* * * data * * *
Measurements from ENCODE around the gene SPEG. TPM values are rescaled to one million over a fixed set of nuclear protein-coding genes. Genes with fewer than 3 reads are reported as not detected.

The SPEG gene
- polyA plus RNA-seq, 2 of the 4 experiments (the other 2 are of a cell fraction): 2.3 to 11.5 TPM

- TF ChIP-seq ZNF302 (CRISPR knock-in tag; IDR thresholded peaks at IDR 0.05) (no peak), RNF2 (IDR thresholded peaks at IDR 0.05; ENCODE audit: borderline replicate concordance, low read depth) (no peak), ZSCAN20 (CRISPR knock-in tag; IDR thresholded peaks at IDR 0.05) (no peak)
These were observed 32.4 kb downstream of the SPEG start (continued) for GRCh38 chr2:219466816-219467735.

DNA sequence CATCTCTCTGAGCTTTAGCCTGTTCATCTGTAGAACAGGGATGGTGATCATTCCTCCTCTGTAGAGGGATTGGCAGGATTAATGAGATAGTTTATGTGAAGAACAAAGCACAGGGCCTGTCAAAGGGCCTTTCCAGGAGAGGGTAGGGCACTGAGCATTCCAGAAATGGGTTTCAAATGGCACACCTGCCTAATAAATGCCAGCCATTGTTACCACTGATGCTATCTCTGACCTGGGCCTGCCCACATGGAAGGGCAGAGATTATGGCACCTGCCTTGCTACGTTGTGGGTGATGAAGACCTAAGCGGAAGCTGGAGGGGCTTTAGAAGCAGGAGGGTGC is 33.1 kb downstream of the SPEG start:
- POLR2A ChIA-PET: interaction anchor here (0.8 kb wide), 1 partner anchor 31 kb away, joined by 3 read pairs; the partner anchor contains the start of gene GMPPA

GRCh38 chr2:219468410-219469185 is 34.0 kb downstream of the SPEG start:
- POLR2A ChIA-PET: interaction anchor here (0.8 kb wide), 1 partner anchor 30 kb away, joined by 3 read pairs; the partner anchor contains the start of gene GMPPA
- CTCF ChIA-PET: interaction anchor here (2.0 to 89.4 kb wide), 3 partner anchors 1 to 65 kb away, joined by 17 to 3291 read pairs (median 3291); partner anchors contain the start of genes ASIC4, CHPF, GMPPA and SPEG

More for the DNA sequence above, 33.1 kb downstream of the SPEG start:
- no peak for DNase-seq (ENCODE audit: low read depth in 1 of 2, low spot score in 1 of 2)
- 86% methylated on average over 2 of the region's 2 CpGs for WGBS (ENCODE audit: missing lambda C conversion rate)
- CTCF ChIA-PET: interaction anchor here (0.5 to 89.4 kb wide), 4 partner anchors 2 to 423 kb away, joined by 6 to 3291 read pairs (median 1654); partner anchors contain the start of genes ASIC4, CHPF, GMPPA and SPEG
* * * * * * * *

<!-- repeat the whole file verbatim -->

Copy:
Measurements from ENCODE around the gene SPEG. TPM values are rescaled to one million over a fixed set of nuclear protein-coding genes. Genes with fewer than 3 reads are reported as not detected.

The SPEG gene
- polyA plus RNA-seq, 2 of the 4 experiments (the other 2 are of a cell fraction): 2.3 to 11.5 TPM

- TF ChIP-seq ZNF302 (CRISPR knock-in tag; IDR thresholded peaks at IDR 0.05) (no peak), RNF2 (IDR thresholded peaks at IDR 0.05; ENCODE audit: borderline replicate concordance, low read depth) (no peak), ZSCAN20 (CRISPR knock-in tag; IDR thresholded peaks at IDR 0.05) (no peak)
These were observed 32.4 kb downstream of the SPEG start (continued) for GRCh38 chr2:219466816-219467735.

DNA sequence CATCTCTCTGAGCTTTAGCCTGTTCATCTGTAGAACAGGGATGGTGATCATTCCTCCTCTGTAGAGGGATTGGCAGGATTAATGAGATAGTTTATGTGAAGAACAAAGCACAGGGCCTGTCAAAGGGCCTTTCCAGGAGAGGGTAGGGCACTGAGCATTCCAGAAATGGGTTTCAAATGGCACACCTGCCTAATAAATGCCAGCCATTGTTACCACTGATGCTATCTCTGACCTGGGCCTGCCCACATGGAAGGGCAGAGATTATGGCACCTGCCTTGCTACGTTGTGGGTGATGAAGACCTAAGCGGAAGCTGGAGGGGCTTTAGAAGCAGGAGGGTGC is 33.1 kb downstream of the SPEG start:
- POLR2A ChIA-PET: interaction anchor here (0.8 kb wide), 1 partner anchor 31 kb away, joined by 3 read pairs; the partner anchor contains the start of gene GMPPA

GRCh38 chr2:219468410-219469185 is 34.0 kb downstream of the SPEG start:
- POLR2A ChIA-PET: interaction anchor here (0.8 kb wide), 1 partner anchor 30 kb away, joined by 3 read pairs; the partner anchor contains the start of gene GMPPA
- CTCF ChIA-PET: interaction anchor here (2.0 to 89.4 kb wide), 3 partner anchors 1 to 65 kb away, joined by 17 to 3291 read pairs (median 3291); partner anchors contain the start of genes ASIC4, CHPF, GMPPA and SPEG

More for the DNA sequence above, 33.1 kb downstream of the SPEG start:
- no peak for DNase-seq (ENCODE audit: low read depth in 1 of 2, low spot score in 1 of 2)
- 86% methylated on average over 2 of the region's 2 CpGs for WGBS (ENCODE audit: missing lambda C conversion rate)
- CTCF ChIA-PET: interaction anchor here (0.5 to 89.4 kb wide), 4 partner anchors 2 to 423 kb away, joined by 6 to 3291 read pairs (median 1654); partner anchors contain the start of genes ASIC4, CHPF, GMPPA and SPEG